Role Name Type Last Updated Owned by (partial or full, past or present) Justice Department/Department of Justice (DOJ) Organization Dec 26, 2005 Organization Head/Leader (past or present) Steven "Steve" G. Bradbury Esq. Person Oct 4, 2007 Organization Head/Leader (past or present) Judge Jay S. Bybee Esq. Person Feb 25, 2008 Organization Head/Leader (past or present) Prof. Jack Landman Goldsmith Esq. Person Oct 4, 2007 Employee/Freelancer/Contractor (past or present) Todd F. Graziano Esq. Person Feb 23, 2006 Organization Head/Leader (past or present) Prof. Douglas W. Kmiec Esq. Person Oct 4, 2007 Employee/Freelancer/Contractor (past or present) Prof. Harold Hongju Koh Esq. Person May 14, 2010 Organization Executive (past or present) Prof. John O. McGinnis Esq. Person May 7, 2008 Organization Executive (past or present) Theodore B. Olson Esq. Person Jan 17, 2008 Organization Head/Leader (past or present) Chief Justice William H. Rehnquist Esq. Person Oct 4, 2007 Organization Head/Leader (past or present) Justice Antonin Gregory Scalia Person Oct 4, 2007 Employee/Freelancer/Contractor (past or present) Prof. Cass R. Sunstein Esq. Person Feb 23, 2008 Organization Executive (past or present) Edward M. Whelan III, Esq. Person Jan 29, 2011 Employee/Freelancer/Contractor (past or present) Prof. Timothy Wu Esq. Person Jan 27, 2006 Employee/Freelancer/Contractor (past or present) Prof. John C. Yoo Esq. Person Dec 26, 2005
Articles and Resources
Date Fairness.com Resource Read it at: Feb 04, 2013 Justice Department memo reveals legal case for drone strikes on Americans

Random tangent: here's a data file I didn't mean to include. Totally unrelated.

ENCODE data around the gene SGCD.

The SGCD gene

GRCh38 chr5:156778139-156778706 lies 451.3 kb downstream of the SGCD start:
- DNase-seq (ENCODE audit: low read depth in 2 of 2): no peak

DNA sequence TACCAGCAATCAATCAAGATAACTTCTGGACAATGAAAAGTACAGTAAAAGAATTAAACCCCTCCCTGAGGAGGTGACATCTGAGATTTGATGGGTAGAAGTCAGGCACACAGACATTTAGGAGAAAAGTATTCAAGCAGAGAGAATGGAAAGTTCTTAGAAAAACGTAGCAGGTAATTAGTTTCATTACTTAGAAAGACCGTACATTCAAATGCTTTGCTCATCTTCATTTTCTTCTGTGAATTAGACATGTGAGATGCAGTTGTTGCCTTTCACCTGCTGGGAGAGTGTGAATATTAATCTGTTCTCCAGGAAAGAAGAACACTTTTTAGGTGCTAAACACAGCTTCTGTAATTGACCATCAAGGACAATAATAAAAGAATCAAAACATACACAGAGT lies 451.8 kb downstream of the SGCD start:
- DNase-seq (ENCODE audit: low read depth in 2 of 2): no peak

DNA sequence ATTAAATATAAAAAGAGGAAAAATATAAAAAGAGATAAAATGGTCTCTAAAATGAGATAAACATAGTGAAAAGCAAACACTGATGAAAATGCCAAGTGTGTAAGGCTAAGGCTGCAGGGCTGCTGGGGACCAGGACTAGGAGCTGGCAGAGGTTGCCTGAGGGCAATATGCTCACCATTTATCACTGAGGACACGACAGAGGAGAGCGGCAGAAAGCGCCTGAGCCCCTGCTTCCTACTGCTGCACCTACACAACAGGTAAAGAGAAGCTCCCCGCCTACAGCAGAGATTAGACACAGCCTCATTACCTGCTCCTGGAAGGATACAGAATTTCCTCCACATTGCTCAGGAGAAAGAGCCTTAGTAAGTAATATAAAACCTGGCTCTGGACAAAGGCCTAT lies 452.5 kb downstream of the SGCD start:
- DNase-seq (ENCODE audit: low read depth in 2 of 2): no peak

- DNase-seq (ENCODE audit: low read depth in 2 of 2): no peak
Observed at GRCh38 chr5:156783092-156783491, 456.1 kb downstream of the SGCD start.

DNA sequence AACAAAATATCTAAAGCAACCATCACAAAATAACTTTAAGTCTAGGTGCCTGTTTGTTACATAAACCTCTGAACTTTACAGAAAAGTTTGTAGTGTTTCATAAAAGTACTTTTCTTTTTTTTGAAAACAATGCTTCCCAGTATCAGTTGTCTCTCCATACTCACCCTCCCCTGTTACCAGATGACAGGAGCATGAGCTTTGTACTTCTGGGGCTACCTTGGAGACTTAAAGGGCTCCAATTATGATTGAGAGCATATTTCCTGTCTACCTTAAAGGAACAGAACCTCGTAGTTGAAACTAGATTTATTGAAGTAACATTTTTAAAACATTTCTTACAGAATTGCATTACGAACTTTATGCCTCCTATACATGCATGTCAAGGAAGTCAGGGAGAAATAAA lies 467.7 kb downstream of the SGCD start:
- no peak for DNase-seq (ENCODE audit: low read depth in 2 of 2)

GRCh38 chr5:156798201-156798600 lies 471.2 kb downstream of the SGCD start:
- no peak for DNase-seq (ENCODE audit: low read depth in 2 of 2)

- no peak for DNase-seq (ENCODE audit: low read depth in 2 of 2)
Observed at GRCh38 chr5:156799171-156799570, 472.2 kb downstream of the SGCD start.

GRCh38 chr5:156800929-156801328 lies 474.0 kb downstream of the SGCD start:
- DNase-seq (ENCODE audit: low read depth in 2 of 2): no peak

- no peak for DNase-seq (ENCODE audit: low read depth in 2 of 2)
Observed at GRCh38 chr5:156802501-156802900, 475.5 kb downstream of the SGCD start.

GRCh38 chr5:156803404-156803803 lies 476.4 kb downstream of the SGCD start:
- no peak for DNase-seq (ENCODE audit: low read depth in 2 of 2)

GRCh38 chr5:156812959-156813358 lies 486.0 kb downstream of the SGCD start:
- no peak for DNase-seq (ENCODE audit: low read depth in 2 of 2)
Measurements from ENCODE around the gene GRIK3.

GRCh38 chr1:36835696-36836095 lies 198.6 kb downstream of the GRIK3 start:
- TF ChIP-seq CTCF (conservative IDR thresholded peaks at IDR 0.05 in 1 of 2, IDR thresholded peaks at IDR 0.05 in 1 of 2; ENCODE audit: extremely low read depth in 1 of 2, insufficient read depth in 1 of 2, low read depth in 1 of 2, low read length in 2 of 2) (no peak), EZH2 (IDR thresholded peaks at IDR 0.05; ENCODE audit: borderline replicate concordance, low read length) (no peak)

QUOTE: A confidential Justice Department memo concludes that the U.S. government can order the killing of American citizens if they are believed to be “senior operational leaders” of al-Qaida or “an associated force” -- even if there is no intelligence indicating they are engaged in an active plot to attack the U.S. The 16-page memo, a copy of which was obtained by NBC News, provides new details about the legal reasoning behind one of the Obama administration’s most secretive and controversial polices: its dramatically increased use of drone strikes against al-Qaida suspects abroad, including those aimed at American citizens
NBC News Oct 25, 2011 Death of U.S. teenager in drone strike stokes debate
QUOTE: 'Proportionality' is at the heart of the argument....is it acceptable in law to carry out an attack against an identified terrorist suspect where others in his immediate vicinity - whose identities are unknown - are likely to be killed or injured?...